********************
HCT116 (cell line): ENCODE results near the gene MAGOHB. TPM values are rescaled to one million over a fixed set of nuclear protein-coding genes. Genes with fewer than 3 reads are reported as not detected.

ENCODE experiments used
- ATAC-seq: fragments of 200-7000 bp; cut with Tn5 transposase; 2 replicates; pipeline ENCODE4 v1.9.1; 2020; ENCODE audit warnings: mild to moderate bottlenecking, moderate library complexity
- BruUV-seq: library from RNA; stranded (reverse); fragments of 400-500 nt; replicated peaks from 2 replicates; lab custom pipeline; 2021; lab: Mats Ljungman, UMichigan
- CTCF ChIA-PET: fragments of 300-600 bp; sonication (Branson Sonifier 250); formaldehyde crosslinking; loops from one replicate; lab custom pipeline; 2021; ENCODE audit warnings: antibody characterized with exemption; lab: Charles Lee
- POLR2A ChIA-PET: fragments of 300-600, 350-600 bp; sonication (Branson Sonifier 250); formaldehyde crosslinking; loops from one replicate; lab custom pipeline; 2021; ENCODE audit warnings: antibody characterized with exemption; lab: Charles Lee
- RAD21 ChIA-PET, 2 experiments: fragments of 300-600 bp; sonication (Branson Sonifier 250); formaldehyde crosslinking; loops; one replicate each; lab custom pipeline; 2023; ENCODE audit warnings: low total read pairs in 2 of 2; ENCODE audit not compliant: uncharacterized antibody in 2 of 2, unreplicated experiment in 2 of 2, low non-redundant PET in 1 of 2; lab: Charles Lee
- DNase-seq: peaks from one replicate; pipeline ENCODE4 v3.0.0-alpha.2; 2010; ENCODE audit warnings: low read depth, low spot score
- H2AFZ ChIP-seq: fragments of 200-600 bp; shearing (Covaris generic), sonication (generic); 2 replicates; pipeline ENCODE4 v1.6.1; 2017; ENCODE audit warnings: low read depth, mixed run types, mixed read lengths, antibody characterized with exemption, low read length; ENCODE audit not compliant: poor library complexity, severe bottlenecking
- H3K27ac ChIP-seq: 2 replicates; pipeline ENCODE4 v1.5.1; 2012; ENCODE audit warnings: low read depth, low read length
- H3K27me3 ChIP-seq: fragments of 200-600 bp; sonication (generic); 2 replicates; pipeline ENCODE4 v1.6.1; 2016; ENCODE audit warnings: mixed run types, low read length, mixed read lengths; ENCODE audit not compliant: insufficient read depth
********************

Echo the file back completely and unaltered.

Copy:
HCT116 (cell line): ENCODE results near the gene MAGOHB. TPM values are rescaled to one million over a fixed set of nuclear protein-coding genes. Genes with fewer than 3 reads are reported as not detected.

ENCODE experiments used
- ATAC-seq: fragments of 200-7000 bp; cut with Tn5 transposase; 2 replicates; pipeline ENCODE4 v1.9.1; 2020; ENCODE audit warnings: mild to moderate bottlenecking, moderate library complexity
- BruUV-seq: library from RNA; stranded (reverse); fragments of 400-500 nt; replicated peaks from 2 replicates; lab custom pipeline; 2021; lab: Mats Ljungman, UMichigan
- CTCF ChIA-PET: fragments of 300-600 bp; sonication (Branson Sonifier 250); formaldehyde crosslinking; loops from one replicate; lab custom pipeline; 2021; ENCODE audit warnings: antibody characterized with exemption; lab: Charles Lee
- POLR2A ChIA-PET: fragments of 300-600, 350-600 bp; sonication (Branson Sonifier 250); formaldehyde crosslinking; loops from one replicate; lab custom pipeline; 2021; ENCODE audit warnings: antibody characterized with exemption; lab: Charles Lee
- RAD21 ChIA-PET, 2 experiments: fragments of 300-600 bp; sonication (Branson Sonifier 250); formaldehyde crosslinking; loops; one replicate each; lab custom pipeline; 2023; ENCODE audit warnings: low total read pairs in 2 of 2; ENCODE audit not compliant: uncharacterized antibody in 2 of 2, unreplicated experiment in 2 of 2, low non-redundant PET in 1 of 2; lab: Charles Lee
- DNase-seq: peaks from one replicate; pipeline ENCODE4 v3.0.0-alpha.2; 2010; ENCODE audit warnings: low read depth, low spot score
- H2AFZ ChIP-seq: fragments of 200-600 bp; shearing (Covaris generic), sonication (generic); 2 replicates; pipeline ENCODE4 v1.6.1; 2017; ENCODE audit warnings: low read depth, mixed run types, mixed read lengths, antibody characterized with exemption, low read length; ENCODE audit not compliant: poor library complexity, severe bottlenecking
- H3K27ac ChIP-seq: 2 replicates; pipeline ENCODE4 v1.5.1; 2012; ENCODE audit warnings: low read depth, low read length
- H3K27me3 ChIP-seq: fragments of 200-600 bp; sonication (generic); 2 replicates; pipeline ENCODE4 v1.6.1; 2016; ENCODE audit warnings: mixed run types, low read length, mixed read lengths; ENCODE audit not compliant: insufficient read depth